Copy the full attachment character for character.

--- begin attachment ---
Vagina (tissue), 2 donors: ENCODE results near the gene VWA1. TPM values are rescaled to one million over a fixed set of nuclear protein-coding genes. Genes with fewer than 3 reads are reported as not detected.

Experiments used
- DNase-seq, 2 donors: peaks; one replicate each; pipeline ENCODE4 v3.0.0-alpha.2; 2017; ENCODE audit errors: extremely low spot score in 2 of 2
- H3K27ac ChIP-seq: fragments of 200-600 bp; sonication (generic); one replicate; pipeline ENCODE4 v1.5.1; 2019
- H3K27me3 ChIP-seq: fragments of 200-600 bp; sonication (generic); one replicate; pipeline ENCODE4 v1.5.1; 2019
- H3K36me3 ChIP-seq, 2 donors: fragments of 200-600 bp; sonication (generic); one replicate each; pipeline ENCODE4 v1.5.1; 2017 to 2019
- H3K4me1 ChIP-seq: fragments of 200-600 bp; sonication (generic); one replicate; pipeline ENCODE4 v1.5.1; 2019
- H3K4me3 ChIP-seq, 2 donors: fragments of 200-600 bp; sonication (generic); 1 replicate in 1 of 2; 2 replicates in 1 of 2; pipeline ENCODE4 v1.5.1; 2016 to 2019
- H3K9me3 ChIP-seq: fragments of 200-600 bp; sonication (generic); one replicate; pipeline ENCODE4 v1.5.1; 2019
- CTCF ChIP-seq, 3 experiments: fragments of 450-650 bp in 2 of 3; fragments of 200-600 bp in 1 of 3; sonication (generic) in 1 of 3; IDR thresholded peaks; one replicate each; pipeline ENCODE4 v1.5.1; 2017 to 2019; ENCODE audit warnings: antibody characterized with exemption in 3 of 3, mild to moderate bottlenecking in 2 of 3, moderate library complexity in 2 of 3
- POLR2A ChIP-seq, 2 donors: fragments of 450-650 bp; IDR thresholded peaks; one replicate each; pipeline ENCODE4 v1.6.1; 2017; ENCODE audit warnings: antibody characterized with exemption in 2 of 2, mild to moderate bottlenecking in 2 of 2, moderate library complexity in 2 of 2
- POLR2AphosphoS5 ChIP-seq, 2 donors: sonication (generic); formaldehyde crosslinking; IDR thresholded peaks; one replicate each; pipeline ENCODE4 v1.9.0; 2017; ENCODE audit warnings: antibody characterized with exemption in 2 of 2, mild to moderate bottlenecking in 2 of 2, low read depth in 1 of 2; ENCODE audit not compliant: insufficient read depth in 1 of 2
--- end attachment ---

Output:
Vagina (tissue), 2 donors: ENCODE results near the gene VWA1. TPM values are rescaled to one million over a fixed set of nuclear protein-coding genes. Genes with fewer than 3 reads are reported as not detected.

Experiments used
- DNase-seq, 2 donors: peaks; one replicate each; pipeline ENCODE4 v3.0.0-alpha.2; 2017; ENCODE audit errors: extremely low spot score in 2 of 2
- H3K27ac ChIP-seq: fragments of 200-600 bp; sonication (generic); one replicate; pipeline ENCODE4 v1.5.1; 2019
- H3K27me3 ChIP-seq: fragments of 200-600 bp; sonication (generic); one replicate; pipeline ENCODE4 v1.5.1; 2019
- H3K36me3 ChIP-seq, 2 donors: fragments of 200-600 bp; sonication (generic); one replicate each; pipeline ENCODE4 v1.5.1; 2017 to 2019
- H3K4me1 ChIP-seq: fragments of 200-600 bp; sonication (generic); one replicate; pipeline ENCODE4 v1.5.1; 2019
- H3K4me3 ChIP-seq, 2 donors: fragments of 200-600 bp; sonication (generic); 1 replicate in 1 of 2; 2 replicates in 1 of 2; pipeline ENCODE4 v1.5.1; 2016 to 2019
- H3K9me3 ChIP-seq: fragments of 200-600 bp; sonication (generic); one replicate; pipeline ENCODE4 v1.5.1; 2019
- CTCF ChIP-seq, 3 experiments: fragments of 450-650 bp in 2 of 3; fragments of 200-600 bp in 1 of 3; sonication (generic) in 1 of 3; IDR thresholded peaks; one replicate each; pipeline ENCODE4 v1.5.1; 2017 to 2019; ENCODE audit warnings: antibody characterized with exemption in 3 of 3, mild to moderate bottlenecking in 2 of 3, moderate library complexity in 2 of 3
- POLR2A ChIP-seq, 2 donors: fragments of 450-650 bp; IDR thresholded peaks; one replicate each; pipeline ENCODE4 v1.6.1; 2017; ENCODE audit warnings: antibody characterized with exemption in 2 of 2, mild to moderate bottlenecking in 2 of 2, moderate library complexity in 2 of 2
- POLR2AphosphoS5 ChIP-seq, 2 donors: sonication (generic); formaldehyde crosslinking; IDR thresholded peaks; one replicate each; pipeline ENCODE4 v1.9.0; 2017; ENCODE audit warnings: antibody characterized with exemption in 2 of 2, mild to moderate bottlenecking in 2 of 2, low read depth in 1 of 2; ENCODE audit not compliant: insufficient read depth in 1 of 2